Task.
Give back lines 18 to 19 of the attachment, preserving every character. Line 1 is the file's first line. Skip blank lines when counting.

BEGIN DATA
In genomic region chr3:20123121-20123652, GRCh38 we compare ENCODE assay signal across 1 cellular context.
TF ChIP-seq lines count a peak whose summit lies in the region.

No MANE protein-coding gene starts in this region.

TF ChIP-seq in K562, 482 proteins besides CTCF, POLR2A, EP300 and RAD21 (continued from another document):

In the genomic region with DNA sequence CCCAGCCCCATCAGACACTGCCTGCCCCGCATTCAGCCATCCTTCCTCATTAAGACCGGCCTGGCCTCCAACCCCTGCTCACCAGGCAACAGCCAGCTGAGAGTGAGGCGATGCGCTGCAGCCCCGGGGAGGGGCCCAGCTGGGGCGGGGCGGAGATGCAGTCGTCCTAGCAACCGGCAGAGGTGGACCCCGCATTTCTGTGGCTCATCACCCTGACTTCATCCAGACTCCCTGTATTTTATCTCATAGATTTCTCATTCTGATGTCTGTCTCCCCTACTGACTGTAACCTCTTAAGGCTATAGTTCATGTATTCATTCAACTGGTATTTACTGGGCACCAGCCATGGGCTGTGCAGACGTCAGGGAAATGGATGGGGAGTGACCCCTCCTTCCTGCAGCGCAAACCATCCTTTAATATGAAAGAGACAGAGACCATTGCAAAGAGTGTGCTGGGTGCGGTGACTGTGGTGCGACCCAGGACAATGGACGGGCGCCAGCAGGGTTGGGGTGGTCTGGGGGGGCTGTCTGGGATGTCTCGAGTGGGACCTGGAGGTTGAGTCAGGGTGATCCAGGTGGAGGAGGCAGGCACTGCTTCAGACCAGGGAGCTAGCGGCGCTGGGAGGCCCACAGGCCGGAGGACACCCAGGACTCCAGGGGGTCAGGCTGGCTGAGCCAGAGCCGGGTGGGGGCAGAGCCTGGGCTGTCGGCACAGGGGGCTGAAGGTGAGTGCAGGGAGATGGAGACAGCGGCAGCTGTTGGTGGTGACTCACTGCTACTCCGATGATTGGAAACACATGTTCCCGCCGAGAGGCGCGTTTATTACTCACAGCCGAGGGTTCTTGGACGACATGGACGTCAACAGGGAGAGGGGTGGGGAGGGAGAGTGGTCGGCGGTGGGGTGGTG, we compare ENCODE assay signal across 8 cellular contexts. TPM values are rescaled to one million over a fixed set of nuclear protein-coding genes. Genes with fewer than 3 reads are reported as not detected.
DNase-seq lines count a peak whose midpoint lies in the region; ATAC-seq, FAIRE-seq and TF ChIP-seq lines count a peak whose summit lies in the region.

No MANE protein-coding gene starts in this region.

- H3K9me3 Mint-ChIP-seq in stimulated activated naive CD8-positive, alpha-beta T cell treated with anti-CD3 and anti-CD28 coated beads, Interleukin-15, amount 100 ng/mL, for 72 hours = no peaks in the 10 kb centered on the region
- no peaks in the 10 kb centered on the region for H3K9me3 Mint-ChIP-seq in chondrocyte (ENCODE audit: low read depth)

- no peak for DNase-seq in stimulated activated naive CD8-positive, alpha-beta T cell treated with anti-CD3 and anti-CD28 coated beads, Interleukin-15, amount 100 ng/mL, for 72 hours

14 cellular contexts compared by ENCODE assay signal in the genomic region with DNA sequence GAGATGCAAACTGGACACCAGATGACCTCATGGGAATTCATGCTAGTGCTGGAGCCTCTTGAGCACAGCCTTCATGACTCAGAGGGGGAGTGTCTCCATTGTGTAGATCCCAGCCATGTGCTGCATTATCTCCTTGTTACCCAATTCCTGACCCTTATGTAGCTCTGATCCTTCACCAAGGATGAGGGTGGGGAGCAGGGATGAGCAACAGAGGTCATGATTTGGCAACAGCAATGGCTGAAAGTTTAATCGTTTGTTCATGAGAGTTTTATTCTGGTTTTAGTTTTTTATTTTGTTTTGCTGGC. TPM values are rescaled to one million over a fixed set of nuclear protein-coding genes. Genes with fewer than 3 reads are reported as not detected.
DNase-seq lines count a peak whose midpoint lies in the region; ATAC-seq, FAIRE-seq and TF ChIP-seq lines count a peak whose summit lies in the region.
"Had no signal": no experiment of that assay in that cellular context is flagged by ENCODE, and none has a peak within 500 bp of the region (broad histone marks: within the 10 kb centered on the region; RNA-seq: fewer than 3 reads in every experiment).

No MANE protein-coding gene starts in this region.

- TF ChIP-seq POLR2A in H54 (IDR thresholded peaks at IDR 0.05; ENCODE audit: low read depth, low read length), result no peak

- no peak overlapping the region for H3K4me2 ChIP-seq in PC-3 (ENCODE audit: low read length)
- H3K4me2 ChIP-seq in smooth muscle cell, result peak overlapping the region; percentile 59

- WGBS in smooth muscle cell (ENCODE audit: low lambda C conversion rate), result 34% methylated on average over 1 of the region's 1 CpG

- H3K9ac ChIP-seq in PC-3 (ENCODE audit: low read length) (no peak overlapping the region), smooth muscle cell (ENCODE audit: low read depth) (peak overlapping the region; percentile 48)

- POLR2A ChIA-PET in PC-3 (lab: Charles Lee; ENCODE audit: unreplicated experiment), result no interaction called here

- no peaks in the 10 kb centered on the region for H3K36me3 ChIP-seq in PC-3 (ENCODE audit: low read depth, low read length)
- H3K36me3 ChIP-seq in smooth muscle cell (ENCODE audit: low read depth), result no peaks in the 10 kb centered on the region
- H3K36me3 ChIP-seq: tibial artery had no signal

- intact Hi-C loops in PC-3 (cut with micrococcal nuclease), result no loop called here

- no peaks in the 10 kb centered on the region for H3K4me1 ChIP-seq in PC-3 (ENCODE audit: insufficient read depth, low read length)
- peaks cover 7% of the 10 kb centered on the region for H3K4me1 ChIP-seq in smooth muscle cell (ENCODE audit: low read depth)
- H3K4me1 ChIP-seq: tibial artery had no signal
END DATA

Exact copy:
- WGBS in smooth muscle cell (ENCODE audit: low lambda C conversion rate), result 34% methylated on average over 1 of the region's 1 CpG

- H3K9ac ChIP-seq in PC-3 (ENCODE audit: low read length) (no peak overlapping the region), smooth muscle cell (ENCODE audit: low read depth) (peak overlapping the region; percentile 48)